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Last night was the annual Kaufman Award dinner to present the award to this year's honoree, who is Andrzej Strojwas. I say "this year" but in fact this was the 2016 Kaufman Award. The dinner is usually held in October or November but this year it slipped out of 2016 into 2017. So this might be the year of two Kaufman Award dinners. Soon after the 2016 award was announced, I went to PDF Solutions and interviewed Andrzej. You can read that post here.
Just in case you don't know who he is, Andrzej actually has two full-time jobs: he is CTO of PDF Solutions, and he is a professor at Carnegie Mellon University (CMU) in Pittsburgh, Pennsylvania. In this second capacity, he has supervised 47 Ph.D. students, three tables of whom (30) were in the audience. One of whom was John Kibarian, one of the founders and the CEO of PDF Solutions. Through both jobs, and also working very closely for a period with KLA Tencor, Andrzej has revolutionized the way that semiconductor manufacturers ramp processes to volume. When TSMC show how they ramped 16FF from a standing start to 50,000 wafers per month in just 3 months, Andrzej (and colleagues) are a large part of the reason.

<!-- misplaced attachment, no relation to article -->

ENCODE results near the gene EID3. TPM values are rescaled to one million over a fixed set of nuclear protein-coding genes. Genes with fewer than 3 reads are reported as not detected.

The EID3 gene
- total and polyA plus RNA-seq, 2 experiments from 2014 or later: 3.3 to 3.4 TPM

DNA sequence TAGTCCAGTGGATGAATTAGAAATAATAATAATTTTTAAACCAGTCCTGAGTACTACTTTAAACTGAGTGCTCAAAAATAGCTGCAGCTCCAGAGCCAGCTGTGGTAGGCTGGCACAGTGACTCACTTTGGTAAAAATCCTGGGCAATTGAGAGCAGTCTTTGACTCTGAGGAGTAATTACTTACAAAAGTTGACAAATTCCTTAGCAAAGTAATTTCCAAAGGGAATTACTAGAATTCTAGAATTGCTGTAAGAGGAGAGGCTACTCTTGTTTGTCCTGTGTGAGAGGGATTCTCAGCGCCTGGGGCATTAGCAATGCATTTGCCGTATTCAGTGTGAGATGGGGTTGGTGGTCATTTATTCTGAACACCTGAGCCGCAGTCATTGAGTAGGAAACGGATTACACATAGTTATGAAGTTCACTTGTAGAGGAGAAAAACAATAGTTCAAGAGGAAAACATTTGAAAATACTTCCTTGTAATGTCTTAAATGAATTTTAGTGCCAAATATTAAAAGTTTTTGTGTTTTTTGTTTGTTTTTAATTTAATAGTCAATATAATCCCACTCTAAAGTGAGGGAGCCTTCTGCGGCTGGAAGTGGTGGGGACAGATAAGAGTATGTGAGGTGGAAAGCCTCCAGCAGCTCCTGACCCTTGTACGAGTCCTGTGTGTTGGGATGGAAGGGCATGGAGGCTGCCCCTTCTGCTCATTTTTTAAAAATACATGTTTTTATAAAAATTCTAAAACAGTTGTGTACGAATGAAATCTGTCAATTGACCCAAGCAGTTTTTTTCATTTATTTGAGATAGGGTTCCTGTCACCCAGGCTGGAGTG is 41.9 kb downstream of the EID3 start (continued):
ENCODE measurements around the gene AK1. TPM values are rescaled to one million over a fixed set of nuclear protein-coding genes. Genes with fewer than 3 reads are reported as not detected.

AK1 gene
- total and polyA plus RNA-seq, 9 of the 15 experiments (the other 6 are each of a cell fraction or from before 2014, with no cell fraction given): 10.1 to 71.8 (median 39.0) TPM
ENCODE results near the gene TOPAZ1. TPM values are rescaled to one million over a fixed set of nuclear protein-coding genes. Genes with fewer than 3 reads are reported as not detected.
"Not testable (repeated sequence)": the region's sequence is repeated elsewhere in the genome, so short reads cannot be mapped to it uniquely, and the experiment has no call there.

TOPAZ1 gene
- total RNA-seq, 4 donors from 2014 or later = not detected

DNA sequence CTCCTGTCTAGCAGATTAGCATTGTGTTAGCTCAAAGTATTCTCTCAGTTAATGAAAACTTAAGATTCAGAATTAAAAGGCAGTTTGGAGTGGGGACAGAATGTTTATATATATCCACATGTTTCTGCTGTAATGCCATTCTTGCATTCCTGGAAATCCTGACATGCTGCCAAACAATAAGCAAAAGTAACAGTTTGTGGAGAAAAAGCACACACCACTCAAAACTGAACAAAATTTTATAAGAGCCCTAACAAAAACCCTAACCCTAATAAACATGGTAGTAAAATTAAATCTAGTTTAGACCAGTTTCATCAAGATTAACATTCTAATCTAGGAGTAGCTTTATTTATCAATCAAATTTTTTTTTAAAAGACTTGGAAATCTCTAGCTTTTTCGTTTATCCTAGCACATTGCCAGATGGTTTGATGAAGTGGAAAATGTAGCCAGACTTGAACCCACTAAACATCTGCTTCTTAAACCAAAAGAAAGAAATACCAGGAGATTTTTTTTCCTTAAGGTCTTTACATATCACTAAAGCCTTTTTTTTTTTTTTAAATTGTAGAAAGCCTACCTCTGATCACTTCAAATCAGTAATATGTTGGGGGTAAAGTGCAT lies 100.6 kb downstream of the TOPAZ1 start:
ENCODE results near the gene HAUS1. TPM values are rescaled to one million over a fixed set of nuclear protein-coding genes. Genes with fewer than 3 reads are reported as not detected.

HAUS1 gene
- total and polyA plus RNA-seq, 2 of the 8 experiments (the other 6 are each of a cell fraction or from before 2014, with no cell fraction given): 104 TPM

In the 1970s, there were really only semiconductor engineers, who both designed the ICs (with just a handful of transistors) and nursed them through the manufacturing process. Then, in the early 1980s, design and manufacturing completely split into two with the Mead & Conway revolution. Andrjez started to put them back together again, since it wasn't effective to keep them separate.